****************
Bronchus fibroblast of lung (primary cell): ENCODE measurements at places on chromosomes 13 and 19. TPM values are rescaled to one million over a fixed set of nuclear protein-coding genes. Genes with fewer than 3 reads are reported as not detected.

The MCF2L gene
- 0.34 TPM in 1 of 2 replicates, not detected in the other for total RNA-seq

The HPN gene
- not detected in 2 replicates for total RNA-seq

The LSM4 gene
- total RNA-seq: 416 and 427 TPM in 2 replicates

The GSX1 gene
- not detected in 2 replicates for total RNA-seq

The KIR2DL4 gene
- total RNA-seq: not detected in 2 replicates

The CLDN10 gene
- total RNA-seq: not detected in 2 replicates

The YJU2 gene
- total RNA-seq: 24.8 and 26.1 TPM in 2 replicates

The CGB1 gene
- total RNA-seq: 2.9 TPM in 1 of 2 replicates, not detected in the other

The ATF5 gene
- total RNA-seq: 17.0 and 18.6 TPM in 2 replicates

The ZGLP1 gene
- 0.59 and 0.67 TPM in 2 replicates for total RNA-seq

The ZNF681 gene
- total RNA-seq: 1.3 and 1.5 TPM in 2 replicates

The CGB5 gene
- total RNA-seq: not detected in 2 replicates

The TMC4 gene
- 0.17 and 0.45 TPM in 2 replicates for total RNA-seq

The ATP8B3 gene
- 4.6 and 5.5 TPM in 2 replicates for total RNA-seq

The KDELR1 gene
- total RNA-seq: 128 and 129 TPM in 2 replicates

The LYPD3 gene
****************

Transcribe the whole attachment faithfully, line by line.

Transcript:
Bronchus fibroblast of lung (primary cell): ENCODE measurements at places on chromosomes 13 and 19. TPM values are rescaled to one million over a fixed set of nuclear protein-coding genes. Genes with fewer than 3 reads are reported as not detected.

The MCF2L gene
- 0.34 TPM in 1 of 2 replicates, not detected in the other for total RNA-seq

The HPN gene
- not detected in 2 replicates for total RNA-seq

The LSM4 gene
- total RNA-seq: 416 and 427 TPM in 2 replicates

The GSX1 gene
- not detected in 2 replicates for total RNA-seq

The KIR2DL4 gene
- total RNA-seq: not detected in 2 replicates

The CLDN10 gene
- total RNA-seq: not detected in 2 replicates

The YJU2 gene
- total RNA-seq: 24.8 and 26.1 TPM in 2 replicates

The CGB1 gene
- total RNA-seq: 2.9 TPM in 1 of 2 replicates, not detected in the other

The ATF5 gene
- total RNA-seq: 17.0 and 18.6 TPM in 2 replicates

The ZGLP1 gene
- 0.59 and 0.67 TPM in 2 replicates for total RNA-seq

The ZNF681 gene
- total RNA-seq: 1.3 and 1.5 TPM in 2 replicates

The CGB5 gene
- total RNA-seq: not detected in 2 replicates

The TMC4 gene
- 0.17 and 0.45 TPM in 2 replicates for total RNA-seq

The ATP8B3 gene
- 4.6 and 5.5 TPM in 2 replicates for total RNA-seq

The KDELR1 gene
- total RNA-seq: 128 and 129 TPM in 2 replicates

The LYPD3 gene